Free delivery on orders over $150 to Saskatoon, Martensville, Warman & Osler!

You see, earlier this Spring, we launched our Meat at Your Door Subscription service where subscribers receive a monthly box of meat goodies accompanied by an exclusive subscriber newsletter containing recipes and cooking tips that make meal planning and preparation easier.

That was all well and good. [As an aside, the subscription boxes have been very well received and new people are joining weekly. We’ve got room for more!]

My predicament was (and still is) that I had to now research and test recipes to develop original content for the monthly newsletter. I knew this would take extra work, and I was totally up for the challenge — but it took on a life of it’s own. Let me explain . . .

I love reading recipes. The research is downright fun and inspiring! But the rubber hit the road when I realized that I could not, in good faith, print a recipe that I hadn’t tried. It just didn’t feel genuine. How would I know if this recipe really works for a weekday family meal unless I verified it for myself? Does it fit my simple, seasonal, and smart cooking strategy AND taste good?

The only sure way to know was to get cooking. Consequently, my family has become the benefactors of my research as I cook my way through potential online content.

My criteria for Simple, Seasonal and Smart recipes are these:

  • Simple Ingredients: The recipe must use everyday ingredients that I stock in my pantry. See my Well Stocked Pantry post for details. I won’t go out and buy crazy sauces or spices that won’t get used again.
  • Simple Methods: The recipe can’t be too complicated for weekday cooking i.e. simple ingredients and methods that make a meal in an hour or less.
  • Seasonal fare: I prefer seasonal cooking — letting what’s in season inspire the menu as those ingredients are usually abundant and well-priced. Cooking with the seasons also adds a cadence to food that I find comforting and motivating. For example, rhubarb is in season right now so I made a chicken dish with a rhubarb cucumber salsa. It tasted so fresh and bright — just like Spring.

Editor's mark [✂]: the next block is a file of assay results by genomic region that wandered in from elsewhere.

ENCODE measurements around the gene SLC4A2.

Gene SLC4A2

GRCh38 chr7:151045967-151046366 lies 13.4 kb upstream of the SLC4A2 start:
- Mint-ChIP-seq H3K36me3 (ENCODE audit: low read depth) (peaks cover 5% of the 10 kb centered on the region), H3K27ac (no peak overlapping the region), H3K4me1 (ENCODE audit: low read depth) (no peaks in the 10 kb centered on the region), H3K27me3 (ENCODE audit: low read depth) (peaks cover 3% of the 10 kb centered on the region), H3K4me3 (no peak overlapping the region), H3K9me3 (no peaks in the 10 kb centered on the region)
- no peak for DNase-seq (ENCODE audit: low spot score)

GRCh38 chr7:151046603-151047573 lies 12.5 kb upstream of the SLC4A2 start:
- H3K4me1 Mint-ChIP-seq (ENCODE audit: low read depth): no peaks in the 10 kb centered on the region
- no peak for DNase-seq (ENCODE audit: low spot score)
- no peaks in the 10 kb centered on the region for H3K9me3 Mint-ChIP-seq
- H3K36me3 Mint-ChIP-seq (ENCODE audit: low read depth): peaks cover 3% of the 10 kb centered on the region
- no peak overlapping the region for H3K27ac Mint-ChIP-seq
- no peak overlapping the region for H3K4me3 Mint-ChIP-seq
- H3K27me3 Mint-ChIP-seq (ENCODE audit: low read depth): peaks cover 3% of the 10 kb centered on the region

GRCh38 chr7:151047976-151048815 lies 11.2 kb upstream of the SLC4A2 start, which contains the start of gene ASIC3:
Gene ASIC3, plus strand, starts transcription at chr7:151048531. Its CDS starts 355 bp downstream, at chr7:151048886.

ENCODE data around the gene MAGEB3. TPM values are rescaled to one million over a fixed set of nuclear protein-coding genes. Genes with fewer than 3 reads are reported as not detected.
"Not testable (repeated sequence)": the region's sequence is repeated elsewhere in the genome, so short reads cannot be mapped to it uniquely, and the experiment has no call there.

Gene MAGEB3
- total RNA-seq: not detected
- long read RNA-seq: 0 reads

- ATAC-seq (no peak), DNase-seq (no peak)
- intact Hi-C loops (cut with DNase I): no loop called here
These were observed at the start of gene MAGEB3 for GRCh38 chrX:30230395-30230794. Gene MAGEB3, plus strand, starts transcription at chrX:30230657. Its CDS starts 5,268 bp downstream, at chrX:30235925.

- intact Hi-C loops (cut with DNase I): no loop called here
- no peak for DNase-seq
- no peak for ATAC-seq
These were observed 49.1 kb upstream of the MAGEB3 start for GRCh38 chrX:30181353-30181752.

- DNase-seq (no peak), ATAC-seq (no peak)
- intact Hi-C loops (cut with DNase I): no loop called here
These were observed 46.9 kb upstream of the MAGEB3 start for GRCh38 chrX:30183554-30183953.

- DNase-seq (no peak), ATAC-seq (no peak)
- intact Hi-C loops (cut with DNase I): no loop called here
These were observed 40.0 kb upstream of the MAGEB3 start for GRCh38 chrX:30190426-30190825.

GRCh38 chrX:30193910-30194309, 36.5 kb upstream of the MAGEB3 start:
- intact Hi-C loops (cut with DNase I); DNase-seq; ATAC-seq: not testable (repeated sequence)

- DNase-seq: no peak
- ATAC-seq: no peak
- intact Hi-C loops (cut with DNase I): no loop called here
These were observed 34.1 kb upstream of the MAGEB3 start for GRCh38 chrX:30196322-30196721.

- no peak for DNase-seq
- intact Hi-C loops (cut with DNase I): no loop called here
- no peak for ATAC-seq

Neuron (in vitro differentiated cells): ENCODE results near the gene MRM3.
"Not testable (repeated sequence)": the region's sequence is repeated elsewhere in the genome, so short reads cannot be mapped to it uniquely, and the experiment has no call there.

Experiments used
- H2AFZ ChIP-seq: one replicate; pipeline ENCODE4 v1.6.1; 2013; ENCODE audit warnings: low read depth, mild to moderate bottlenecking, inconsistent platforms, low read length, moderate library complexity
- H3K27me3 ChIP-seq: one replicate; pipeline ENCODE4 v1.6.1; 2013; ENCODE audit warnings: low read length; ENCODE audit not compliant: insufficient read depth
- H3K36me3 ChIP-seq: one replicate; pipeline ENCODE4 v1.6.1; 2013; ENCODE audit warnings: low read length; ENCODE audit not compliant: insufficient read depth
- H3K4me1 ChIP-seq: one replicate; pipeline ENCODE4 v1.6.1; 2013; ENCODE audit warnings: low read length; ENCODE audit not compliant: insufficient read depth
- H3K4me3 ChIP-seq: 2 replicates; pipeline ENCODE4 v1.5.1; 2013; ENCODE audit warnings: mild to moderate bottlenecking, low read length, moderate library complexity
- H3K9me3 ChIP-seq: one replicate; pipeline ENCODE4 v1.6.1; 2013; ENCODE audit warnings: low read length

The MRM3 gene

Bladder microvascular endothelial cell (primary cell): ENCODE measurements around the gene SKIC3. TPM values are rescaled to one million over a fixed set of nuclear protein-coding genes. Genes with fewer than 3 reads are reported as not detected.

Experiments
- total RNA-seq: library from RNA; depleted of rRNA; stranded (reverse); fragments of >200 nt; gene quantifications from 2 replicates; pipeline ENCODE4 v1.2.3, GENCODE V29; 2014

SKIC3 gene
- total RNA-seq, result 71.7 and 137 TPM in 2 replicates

• Smart: I search for recipes that multiplies meals. Work smarter not harder is my mantra. For example, a slow cooker chicken dinner one night that uses leftovers the next day in tacos, is a good use of the cook’s time and simplifies life just a little.
  • Ingenuity: Of course, I’m largely searching main courses that use meat protein in a clever and creative way. For me, once the main dish is decided the remainder of the meal comes together fairly easily (note: I’m not good at desserts so they seldom happen in our house).

This little cooking project did not stop there. One day, as I was cooking a new recipe, I realized that “Hey! I should be photographing and recording what I’m doing!” We erected a makeshift photo booth in our laundry room where I can quickly photograph finished plates before dinner. I currently find myself on a steep photography learning curve (using my phone camera for extra challenge), alongside expanding my cooking repertoire and honing my blogging skills. Did I bite off more than I can chew (no pun intended)? That’s yet to be determined.

I’ve christened this project “Cook.Every.Day.”

Cook.Every.Day” resonates with two of our personal philosophies upon which we’ve built Pine View Farms.  That is, simple, quality ingredients make scratch meals memorable. And, we believe that sharing food around the table is one of life’s simplest and best pleasures.

The “Cook.Every.Day.” project challenges me to view preparing meals not as a chore, but rather as a an opportunity to share gifts of hospitality and generosity every day with my family and others through food. Who knows where this will go? Maybe my predicament will turn into a blessing after all.

You may have seen posts with the hashtags #cookeveryday, #boldtfamilyeats, #pvfmeats. We invite you to follow along and share your family meals with the #cookeveryday hashtag.

Leave a comment

Please note, comments must be approved before they are published